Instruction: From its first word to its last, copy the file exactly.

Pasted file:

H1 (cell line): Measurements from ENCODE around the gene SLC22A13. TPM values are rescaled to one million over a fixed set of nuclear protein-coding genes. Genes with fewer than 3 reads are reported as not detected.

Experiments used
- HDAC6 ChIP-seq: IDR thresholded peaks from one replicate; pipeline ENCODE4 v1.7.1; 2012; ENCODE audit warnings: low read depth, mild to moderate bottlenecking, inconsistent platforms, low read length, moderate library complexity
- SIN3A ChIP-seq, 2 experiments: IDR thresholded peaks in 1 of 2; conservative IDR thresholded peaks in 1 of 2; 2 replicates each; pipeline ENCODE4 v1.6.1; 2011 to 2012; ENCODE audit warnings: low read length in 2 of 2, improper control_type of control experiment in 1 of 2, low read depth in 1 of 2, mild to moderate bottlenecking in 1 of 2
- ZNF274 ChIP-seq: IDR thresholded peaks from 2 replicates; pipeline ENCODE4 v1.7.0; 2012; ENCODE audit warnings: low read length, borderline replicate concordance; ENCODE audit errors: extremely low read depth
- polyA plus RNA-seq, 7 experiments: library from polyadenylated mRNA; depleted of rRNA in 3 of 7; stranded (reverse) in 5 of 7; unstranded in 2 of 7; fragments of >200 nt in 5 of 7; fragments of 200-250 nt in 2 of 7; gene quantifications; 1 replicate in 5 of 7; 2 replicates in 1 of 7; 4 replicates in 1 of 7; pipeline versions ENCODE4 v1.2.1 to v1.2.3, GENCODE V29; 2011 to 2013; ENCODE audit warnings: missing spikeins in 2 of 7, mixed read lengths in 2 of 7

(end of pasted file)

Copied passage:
H1 (cell line): Measurements from ENCODE around the gene SLC22A13. TPM values are rescaled to one million over a fixed set of nuclear protein-coding genes. Genes with fewer than 3 reads are reported as not detected.

Experiments used
- HDAC6 ChIP-seq: IDR thresholded peaks from one replicate; pipeline ENCODE4 v1.7.1; 2012; ENCODE audit warnings: low read depth, mild to moderate bottlenecking, inconsistent platforms, low read length, moderate library complexity
- SIN3A ChIP-seq, 2 experiments: IDR thresholded peaks in 1 of 2; conservative IDR thresholded peaks in 1 of 2; 2 replicates each; pipeline ENCODE4 v1.6.1; 2011 to 2012; ENCODE audit warnings: low read length in 2 of 2, improper control_type of control experiment in 1 of 2, low read depth in 1 of 2, mild to moderate bottlenecking in 1 of 2
- ZNF274 ChIP-seq: IDR thresholded peaks from 2 replicates; pipeline ENCODE4 v1.7.0; 2012; ENCODE audit warnings: low read length, borderline replicate concordance; ENCODE audit errors: extremely low read depth
- polyA plus RNA-seq, 7 experiments: library from polyadenylated mRNA; depleted of rRNA in 3 of 7; stranded (reverse) in 5 of 7; unstranded in 2 of 7; fragments of >200 nt in 5 of 7; fragments of 200-250 nt in 2 of 7; gene quantifications; 1 replicate in 5 of 7; 2 replicates in 1 of 7; 4 replicates in 1 of 7; pipeline versions ENCODE4 v1.2.1 to v1.2.3, GENCODE V29; 2011 to 2013; ENCODE audit warnings: missing spikeins in 2 of 7, mixed read lengths in 2 of 7